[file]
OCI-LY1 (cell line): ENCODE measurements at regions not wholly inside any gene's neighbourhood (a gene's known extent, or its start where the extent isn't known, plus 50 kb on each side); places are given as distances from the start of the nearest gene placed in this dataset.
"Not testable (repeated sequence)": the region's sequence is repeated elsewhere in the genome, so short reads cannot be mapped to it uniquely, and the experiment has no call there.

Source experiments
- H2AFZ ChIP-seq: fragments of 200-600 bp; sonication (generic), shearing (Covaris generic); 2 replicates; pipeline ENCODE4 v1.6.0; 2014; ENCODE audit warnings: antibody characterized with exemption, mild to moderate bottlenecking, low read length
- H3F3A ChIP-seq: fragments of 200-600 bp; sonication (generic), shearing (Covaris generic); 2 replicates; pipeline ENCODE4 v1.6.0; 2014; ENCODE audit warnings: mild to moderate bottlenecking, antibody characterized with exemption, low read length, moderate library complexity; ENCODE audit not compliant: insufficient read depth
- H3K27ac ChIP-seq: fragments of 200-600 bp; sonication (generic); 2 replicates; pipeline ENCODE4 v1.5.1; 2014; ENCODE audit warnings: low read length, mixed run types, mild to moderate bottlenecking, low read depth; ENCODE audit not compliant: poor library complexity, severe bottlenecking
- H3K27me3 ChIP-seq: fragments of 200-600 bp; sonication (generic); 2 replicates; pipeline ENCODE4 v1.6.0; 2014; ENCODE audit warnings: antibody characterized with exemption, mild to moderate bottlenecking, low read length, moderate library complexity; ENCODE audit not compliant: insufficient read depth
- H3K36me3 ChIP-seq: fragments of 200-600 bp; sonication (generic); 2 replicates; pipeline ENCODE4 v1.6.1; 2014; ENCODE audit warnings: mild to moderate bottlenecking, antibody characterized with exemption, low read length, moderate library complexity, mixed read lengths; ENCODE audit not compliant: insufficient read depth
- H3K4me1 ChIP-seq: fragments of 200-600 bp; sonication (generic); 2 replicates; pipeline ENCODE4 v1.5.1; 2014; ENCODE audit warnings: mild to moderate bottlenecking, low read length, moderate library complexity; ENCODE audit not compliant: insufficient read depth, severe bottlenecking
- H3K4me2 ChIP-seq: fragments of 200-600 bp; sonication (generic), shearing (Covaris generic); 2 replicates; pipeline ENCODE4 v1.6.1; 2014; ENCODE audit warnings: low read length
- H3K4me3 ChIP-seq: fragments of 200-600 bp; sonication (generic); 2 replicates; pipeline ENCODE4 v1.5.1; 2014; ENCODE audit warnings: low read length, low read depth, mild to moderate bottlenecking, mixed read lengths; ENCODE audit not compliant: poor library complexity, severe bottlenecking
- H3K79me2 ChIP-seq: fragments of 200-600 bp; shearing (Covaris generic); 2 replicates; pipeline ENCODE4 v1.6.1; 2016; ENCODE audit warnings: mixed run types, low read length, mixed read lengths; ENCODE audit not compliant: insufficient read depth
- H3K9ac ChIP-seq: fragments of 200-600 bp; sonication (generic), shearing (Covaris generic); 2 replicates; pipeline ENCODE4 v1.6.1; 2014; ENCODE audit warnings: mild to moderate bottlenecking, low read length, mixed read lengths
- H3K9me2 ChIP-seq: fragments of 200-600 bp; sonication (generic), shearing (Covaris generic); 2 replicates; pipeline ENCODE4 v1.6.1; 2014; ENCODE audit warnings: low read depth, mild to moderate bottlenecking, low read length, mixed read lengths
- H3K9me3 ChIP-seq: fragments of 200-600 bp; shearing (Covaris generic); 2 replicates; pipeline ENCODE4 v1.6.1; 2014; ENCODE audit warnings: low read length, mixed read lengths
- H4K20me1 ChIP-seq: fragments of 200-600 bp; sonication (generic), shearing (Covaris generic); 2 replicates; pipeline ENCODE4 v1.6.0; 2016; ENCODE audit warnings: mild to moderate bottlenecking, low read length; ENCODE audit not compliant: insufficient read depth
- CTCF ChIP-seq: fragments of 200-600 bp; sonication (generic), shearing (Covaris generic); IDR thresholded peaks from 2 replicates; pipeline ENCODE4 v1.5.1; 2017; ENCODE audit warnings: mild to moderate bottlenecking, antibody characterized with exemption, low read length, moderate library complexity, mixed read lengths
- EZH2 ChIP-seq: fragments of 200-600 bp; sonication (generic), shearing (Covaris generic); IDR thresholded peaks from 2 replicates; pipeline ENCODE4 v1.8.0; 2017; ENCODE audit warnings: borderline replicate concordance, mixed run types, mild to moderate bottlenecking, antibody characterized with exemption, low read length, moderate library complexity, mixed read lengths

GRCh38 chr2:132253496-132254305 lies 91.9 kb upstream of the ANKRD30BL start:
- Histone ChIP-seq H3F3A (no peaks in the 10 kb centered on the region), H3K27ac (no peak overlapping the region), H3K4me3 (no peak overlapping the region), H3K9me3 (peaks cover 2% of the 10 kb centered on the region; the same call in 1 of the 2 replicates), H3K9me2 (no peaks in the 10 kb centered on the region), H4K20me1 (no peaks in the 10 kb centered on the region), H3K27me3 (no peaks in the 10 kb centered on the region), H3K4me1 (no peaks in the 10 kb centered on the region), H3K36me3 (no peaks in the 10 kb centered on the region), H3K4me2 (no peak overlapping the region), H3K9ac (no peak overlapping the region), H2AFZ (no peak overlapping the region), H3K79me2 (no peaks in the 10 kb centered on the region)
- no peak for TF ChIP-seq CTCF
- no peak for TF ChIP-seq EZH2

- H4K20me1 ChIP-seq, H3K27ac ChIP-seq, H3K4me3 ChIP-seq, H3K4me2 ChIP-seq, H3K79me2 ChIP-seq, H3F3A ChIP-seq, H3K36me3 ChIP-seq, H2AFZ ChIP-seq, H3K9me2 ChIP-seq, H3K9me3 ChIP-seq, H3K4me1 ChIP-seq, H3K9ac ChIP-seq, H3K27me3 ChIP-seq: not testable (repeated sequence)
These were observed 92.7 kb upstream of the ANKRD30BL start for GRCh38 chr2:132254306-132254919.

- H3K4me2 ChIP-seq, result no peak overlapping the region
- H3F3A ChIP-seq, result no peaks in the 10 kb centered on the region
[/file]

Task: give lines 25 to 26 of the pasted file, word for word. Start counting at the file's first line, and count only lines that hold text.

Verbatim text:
- H3K4me2 ChIP-seq, result no peak overlapping the region
- H3F3A ChIP-seq, result no peaks in the 10 kb centered on the region